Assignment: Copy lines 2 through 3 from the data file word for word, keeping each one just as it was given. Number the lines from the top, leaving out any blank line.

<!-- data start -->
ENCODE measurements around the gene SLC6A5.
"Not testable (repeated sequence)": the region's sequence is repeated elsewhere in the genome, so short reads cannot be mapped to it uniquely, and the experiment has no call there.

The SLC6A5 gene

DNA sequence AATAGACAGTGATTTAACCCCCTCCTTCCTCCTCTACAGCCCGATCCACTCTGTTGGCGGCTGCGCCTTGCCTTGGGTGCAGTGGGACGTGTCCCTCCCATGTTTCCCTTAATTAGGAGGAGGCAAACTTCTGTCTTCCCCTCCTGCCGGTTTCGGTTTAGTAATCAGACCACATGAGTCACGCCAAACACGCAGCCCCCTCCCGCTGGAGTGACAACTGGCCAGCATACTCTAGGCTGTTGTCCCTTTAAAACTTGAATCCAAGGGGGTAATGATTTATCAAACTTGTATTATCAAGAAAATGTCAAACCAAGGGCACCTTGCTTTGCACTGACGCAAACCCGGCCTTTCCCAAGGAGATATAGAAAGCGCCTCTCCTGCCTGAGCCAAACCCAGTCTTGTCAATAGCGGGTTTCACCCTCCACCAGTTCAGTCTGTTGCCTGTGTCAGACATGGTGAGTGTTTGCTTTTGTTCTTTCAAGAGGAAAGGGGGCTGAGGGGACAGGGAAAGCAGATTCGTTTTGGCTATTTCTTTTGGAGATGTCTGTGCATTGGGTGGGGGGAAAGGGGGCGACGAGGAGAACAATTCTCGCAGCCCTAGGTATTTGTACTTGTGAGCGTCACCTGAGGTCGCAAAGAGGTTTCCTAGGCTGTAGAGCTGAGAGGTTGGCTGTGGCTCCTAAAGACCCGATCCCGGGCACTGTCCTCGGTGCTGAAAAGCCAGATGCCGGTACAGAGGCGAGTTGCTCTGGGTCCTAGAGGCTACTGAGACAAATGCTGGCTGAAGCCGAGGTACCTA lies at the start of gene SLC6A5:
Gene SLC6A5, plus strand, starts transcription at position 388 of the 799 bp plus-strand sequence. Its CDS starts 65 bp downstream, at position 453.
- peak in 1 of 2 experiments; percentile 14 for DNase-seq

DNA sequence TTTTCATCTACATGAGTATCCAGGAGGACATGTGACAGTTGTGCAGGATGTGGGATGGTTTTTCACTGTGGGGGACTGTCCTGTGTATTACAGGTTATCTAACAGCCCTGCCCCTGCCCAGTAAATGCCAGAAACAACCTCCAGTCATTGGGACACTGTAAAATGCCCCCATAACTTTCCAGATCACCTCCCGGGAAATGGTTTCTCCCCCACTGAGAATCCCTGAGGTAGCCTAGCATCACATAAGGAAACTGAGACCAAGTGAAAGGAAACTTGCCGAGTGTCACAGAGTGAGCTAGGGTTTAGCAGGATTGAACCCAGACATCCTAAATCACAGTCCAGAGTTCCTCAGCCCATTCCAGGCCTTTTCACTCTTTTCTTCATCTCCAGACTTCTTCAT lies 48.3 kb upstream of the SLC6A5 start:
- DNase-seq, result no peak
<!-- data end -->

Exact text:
"Not testable (repeated sequence)": the region's sequence is repeated elsewhere in the genome, so short reads cannot be mapped to it uniquely, and the experiment has no call there.

The SLC6A5 gene